4 Difficulties That Truckers Face
The trucking industry is the lifeblood of American business. Not long ago, a profession in the trucking meant a likely successful career path. Though it’s still a strong industry with upward mobility prospects, there are still some struggle truckers face. Following are four of the most common difficulties that truckers in the United States face.
1. Lots of Work and Less Than Ideal Pay
Truckers work long, hard hours. They can spend up to 14 hours straight navigating confusing roads, dangerous weather conditions, or any other number of unfortunate circumstances. Sometimes, they only get around 10 hours to rest before they need to begin their next shift. They often only receive one full day off from work each week. There is government legislation about the number of hours a trucker should spend on the road, but the rules are often broken or ignored.
On average, a trucker earns $38,000 a year in salary. Though it’s a livable wage, it doesn’t consider the risks truckers take when they get behind the wheel. In fact, 12% of work-related deaths in the United States involve truck driving.
2. The Risks of Being on the Road Full Time
Driving is a risky business – and that especially true for those controlling a massive semi. The 12% trucker fatality come from severe traffic accidents that can happen in many ways. Long hours with little sleep can cause fatigue that is dangerous on the road because it makes it more difficult for them to focus. Additionally, many drivers also have deadlines so are in a rush to reach their destination by a certain time, pushing them to breaking some traffic laws so that they can make the deadline.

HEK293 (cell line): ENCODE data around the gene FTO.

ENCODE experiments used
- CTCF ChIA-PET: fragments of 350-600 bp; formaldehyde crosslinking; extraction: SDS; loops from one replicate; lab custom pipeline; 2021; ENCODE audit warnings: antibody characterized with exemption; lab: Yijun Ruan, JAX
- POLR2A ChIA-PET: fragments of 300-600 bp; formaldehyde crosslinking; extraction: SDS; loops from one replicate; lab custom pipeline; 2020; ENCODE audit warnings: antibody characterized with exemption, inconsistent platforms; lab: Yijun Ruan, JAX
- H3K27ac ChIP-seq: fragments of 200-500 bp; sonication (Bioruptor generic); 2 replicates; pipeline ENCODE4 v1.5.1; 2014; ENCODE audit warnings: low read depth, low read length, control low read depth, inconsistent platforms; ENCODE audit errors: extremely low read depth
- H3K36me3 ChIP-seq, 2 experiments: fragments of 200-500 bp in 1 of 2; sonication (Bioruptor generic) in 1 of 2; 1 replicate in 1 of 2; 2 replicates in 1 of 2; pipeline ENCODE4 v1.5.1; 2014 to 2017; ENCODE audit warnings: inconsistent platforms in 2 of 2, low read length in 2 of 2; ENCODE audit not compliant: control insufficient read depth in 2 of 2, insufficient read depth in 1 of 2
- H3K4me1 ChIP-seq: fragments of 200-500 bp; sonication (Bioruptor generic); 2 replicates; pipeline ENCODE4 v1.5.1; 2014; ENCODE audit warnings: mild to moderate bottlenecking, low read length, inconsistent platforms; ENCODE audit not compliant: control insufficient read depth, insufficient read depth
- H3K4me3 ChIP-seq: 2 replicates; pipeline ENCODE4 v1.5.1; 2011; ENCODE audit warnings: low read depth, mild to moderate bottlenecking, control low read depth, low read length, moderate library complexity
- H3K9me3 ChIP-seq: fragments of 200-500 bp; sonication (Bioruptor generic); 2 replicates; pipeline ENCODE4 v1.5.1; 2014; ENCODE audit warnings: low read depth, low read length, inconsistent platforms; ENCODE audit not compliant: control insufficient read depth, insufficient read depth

Poor weather is also extremely dangerous for truck drivers. They drive in almost any weather, so they must try to safely drive through snow, rain, ice, and other compromising weather conditions.
3. Sitting Time May Cause Health Issues
While truckers are on the road, it can be difficult to get a healthy meal. They often drive straight through multiple meals to keep their time on the road, and the only food available is fast food or pre-packaged snacks. Drivers also end up sitting for long hours without much exercise. Research shows that only 14% of the 3 million truck drivers in the United States are not obese.
The hours they work also make it difficult for drivers to get medical attention if they are ill. They often do not have time for appointments, leading them to ignore their symptoms so they can continue working.
Many drivers also suffer from depression, because they spend long hours alone, sometimes not seeing family or friends for days at a time. It is also common for truck drivers to develop spine issues from poor posture, bladder issues, and kidney issues.
4. Strain on Relationships
The hours that truck drivers spend on the road make it difficult to foster and develop close relationships. They often are not able to spend long amounts of time at home. Extended time periods away from spouses and children can put a strain on relationships that leads many truckers to leave and pursue different jobs.